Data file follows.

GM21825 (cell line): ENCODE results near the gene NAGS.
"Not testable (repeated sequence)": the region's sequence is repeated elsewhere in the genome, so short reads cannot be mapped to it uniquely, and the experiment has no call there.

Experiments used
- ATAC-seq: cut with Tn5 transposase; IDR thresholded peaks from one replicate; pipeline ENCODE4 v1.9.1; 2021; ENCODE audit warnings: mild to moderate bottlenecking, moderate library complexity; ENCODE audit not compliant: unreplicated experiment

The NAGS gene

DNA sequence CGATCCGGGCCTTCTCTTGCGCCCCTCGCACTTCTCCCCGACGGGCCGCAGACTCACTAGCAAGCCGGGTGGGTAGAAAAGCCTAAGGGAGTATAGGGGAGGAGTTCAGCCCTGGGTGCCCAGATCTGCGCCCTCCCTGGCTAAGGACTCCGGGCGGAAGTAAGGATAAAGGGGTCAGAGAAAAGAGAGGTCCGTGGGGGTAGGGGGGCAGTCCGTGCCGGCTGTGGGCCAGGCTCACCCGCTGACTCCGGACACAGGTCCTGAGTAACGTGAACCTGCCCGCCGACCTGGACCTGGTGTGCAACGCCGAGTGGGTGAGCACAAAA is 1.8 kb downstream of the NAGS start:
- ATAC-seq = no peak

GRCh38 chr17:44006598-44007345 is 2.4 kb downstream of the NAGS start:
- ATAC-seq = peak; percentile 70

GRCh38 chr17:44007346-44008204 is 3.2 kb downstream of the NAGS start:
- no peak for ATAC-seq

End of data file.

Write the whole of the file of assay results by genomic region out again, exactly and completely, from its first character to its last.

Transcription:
GM21825 (cell line): ENCODE results near the gene NAGS.
"Not testable (repeated sequence)": the region's sequence is repeated elsewhere in the genome, so short reads cannot be mapped to it uniquely, and the experiment has no call there.

Experiments used
- ATAC-seq: cut with Tn5 transposase; IDR thresholded peaks from one replicate; pipeline ENCODE4 v1.9.1; 2021; ENCODE audit warnings: mild to moderate bottlenecking, moderate library complexity; ENCODE audit not compliant: unreplicated experiment

The NAGS gene

DNA sequence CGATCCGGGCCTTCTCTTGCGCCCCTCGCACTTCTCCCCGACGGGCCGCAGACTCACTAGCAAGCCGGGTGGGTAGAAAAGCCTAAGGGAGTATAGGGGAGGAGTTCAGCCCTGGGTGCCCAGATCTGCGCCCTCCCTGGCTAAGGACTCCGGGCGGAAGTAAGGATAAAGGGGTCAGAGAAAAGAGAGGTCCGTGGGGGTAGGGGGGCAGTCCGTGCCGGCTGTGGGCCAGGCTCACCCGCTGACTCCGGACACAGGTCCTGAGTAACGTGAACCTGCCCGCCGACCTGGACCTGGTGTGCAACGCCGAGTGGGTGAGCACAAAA is 1.8 kb downstream of the NAGS start:
- ATAC-seq = no peak

GRCh38 chr17:44006598-44007345 is 2.4 kb downstream of the NAGS start:
- ATAC-seq = peak; percentile 70

GRCh38 chr17:44007346-44008204 is 3.2 kb downstream of the NAGS start:
- no peak for ATAC-seq